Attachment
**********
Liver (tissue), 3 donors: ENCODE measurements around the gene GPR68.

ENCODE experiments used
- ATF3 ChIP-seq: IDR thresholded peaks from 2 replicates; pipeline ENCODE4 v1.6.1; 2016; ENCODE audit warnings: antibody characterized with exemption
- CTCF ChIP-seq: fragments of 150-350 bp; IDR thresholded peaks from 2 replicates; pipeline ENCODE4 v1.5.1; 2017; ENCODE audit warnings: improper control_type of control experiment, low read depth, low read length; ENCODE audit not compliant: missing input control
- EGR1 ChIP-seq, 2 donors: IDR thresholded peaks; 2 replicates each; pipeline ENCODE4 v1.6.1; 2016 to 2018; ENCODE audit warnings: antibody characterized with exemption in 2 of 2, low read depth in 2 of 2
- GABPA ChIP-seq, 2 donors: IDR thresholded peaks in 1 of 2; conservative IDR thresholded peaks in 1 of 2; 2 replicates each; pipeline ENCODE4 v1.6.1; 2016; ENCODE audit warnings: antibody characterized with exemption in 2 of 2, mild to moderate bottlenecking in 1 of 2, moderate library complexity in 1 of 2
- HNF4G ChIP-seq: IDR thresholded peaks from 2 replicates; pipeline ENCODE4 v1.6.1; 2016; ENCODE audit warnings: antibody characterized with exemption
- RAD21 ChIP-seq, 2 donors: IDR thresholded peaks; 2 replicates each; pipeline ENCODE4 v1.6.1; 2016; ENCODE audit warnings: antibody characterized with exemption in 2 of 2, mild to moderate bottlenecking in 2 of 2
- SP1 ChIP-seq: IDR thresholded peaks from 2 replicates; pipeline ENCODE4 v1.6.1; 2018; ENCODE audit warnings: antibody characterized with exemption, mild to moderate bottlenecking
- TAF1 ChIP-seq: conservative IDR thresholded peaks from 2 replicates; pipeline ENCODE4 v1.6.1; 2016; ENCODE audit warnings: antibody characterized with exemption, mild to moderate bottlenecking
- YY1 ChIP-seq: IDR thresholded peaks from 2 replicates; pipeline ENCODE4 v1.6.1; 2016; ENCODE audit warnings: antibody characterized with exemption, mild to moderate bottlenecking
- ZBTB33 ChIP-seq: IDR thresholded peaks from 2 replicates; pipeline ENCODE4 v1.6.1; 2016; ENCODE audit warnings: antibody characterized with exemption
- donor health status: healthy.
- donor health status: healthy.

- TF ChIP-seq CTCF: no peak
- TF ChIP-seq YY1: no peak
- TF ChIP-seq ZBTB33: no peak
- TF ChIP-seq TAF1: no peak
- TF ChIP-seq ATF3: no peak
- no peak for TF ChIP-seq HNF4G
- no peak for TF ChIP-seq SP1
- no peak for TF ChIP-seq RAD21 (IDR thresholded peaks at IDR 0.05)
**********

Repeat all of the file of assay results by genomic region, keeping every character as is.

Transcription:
Liver (tissue), 3 donors: ENCODE measurements around the gene GPR68.

ENCODE experiments used
- ATF3 ChIP-seq: IDR thresholded peaks from 2 replicates; pipeline ENCODE4 v1.6.1; 2016; ENCODE audit warnings: antibody characterized with exemption
- CTCF ChIP-seq: fragments of 150-350 bp; IDR thresholded peaks from 2 replicates; pipeline ENCODE4 v1.5.1; 2017; ENCODE audit warnings: improper control_type of control experiment, low read depth, low read length; ENCODE audit not compliant: missing input control
- EGR1 ChIP-seq, 2 donors: IDR thresholded peaks; 2 replicates each; pipeline ENCODE4 v1.6.1; 2016 to 2018; ENCODE audit warnings: antibody characterized with exemption in 2 of 2, low read depth in 2 of 2
- GABPA ChIP-seq, 2 donors: IDR thresholded peaks in 1 of 2; conservative IDR thresholded peaks in 1 of 2; 2 replicates each; pipeline ENCODE4 v1.6.1; 2016; ENCODE audit warnings: antibody characterized with exemption in 2 of 2, mild to moderate bottlenecking in 1 of 2, moderate library complexity in 1 of 2
- HNF4G ChIP-seq: IDR thresholded peaks from 2 replicates; pipeline ENCODE4 v1.6.1; 2016; ENCODE audit warnings: antibody characterized with exemption
- RAD21 ChIP-seq, 2 donors: IDR thresholded peaks; 2 replicates each; pipeline ENCODE4 v1.6.1; 2016; ENCODE audit warnings: antibody characterized with exemption in 2 of 2, mild to moderate bottlenecking in 2 of 2
- SP1 ChIP-seq: IDR thresholded peaks from 2 replicates; pipeline ENCODE4 v1.6.1; 2018; ENCODE audit warnings: antibody characterized with exemption, mild to moderate bottlenecking
- TAF1 ChIP-seq: conservative IDR thresholded peaks from 2 replicates; pipeline ENCODE4 v1.6.1; 2016; ENCODE audit warnings: antibody characterized with exemption, mild to moderate bottlenecking
- YY1 ChIP-seq: IDR thresholded peaks from 2 replicates; pipeline ENCODE4 v1.6.1; 2016; ENCODE audit warnings: antibody characterized with exemption, mild to moderate bottlenecking
- ZBTB33 ChIP-seq: IDR thresholded peaks from 2 replicates; pipeline ENCODE4 v1.6.1; 2016; ENCODE audit warnings: antibody characterized with exemption
- donor health status: healthy.
- donor health status: healthy.

- TF ChIP-seq CTCF: no peak
- TF ChIP-seq YY1: no peak
- TF ChIP-seq ZBTB33: no peak
- TF ChIP-seq TAF1: no peak
- TF ChIP-seq ATF3: no peak
- no peak for TF ChIP-seq HNF4G
- no peak for TF ChIP-seq SP1
- no peak for TF ChIP-seq RAD21 (IDR thresholded peaks at IDR 0.05)